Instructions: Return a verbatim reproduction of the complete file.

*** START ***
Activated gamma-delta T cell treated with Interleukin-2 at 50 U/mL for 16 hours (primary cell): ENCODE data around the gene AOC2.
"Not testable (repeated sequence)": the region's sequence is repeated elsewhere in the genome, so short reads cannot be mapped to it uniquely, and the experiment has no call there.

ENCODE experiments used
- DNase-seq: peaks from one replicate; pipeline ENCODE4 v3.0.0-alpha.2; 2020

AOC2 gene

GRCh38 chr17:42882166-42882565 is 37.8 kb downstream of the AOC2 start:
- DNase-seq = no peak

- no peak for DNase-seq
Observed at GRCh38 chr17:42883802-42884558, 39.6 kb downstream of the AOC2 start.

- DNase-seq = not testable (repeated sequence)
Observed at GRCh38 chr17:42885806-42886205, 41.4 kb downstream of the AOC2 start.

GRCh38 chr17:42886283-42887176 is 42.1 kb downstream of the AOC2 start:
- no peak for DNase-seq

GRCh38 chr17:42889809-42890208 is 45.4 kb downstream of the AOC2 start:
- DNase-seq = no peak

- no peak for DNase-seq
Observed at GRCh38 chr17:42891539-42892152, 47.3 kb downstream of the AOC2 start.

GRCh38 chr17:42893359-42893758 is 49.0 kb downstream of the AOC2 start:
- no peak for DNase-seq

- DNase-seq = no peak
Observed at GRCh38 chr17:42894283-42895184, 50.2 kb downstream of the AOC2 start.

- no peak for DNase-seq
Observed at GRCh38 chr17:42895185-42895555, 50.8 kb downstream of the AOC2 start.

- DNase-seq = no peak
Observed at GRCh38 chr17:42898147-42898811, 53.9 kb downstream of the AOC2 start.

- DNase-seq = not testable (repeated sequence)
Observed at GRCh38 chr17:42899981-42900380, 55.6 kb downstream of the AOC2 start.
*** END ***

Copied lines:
Activated gamma-delta T cell treated with Interleukin-2 at 50 U/mL for 16 hours (primary cell): ENCODE data around the gene AOC2.
"Not testable (repeated sequence)": the region's sequence is repeated elsewhere in the genome, so short reads cannot be mapped to it uniquely, and the experiment has no call there.

ENCODE experiments used
- DNase-seq: peaks from one replicate; pipeline ENCODE4 v3.0.0-alpha.2; 2020

AOC2 gene

GRCh38 chr17:42882166-42882565 is 37.8 kb downstream of the AOC2 start:
- DNase-seq = no peak

- no peak for DNase-seq
Observed at GRCh38 chr17:42883802-42884558, 39.6 kb downstream of the AOC2 start.

- DNase-seq = not testable (repeated sequence)
Observed at GRCh38 chr17:42885806-42886205, 41.4 kb downstream of the AOC2 start.

GRCh38 chr17:42886283-42887176 is 42.1 kb downstream of the AOC2 start:
- no peak for DNase-seq

GRCh38 chr17:42889809-42890208 is 45.4 kb downstream of the AOC2 start:
- DNase-seq = no peak

- no peak for DNase-seq
Observed at GRCh38 chr17:42891539-42892152, 47.3 kb downstream of the AOC2 start.

GRCh38 chr17:42893359-42893758 is 49.0 kb downstream of the AOC2 start:
- no peak for DNase-seq

- DNase-seq = no peak
Observed at GRCh38 chr17:42894283-42895184, 50.2 kb downstream of the AOC2 start.

- no peak for DNase-seq
Observed at GRCh38 chr17:42895185-42895555, 50.8 kb downstream of the AOC2 start.

- DNase-seq = no peak
Observed at GRCh38 chr17:42898147-42898811, 53.9 kb downstream of the AOC2 start.

- DNase-seq = not testable (repeated sequence)
Observed at GRCh38 chr17:42899981-42900380, 55.6 kb downstream of the AOC2 start.